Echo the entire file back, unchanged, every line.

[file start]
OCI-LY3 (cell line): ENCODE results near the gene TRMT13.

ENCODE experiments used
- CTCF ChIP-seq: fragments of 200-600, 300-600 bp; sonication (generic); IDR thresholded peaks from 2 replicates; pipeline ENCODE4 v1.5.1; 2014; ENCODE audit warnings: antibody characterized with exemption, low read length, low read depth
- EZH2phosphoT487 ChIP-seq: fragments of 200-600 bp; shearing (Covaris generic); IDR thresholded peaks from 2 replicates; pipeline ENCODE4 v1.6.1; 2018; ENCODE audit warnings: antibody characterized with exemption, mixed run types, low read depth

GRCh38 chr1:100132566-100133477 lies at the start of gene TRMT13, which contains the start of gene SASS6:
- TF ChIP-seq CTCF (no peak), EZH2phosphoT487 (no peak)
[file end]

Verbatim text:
OCI-LY3 (cell line): ENCODE results near the gene TRMT13.

ENCODE experiments used
- CTCF ChIP-seq: fragments of 200-600, 300-600 bp; sonication (generic); IDR thresholded peaks from 2 replicates; pipeline ENCODE4 v1.5.1; 2014; ENCODE audit warnings: antibody characterized with exemption, low read length, low read depth
- EZH2phosphoT487 ChIP-seq: fragments of 200-600 bp; shearing (Covaris generic); IDR thresholded peaks from 2 replicates; pipeline ENCODE4 v1.6.1; 2018; ENCODE audit warnings: antibody characterized with exemption, mixed run types, low read depth

GRCh38 chr1:100132566-100133477 lies at the start of gene TRMT13, which contains the start of gene SASS6:
- TF ChIP-seq CTCF (no peak), EZH2phosphoT487 (no peak)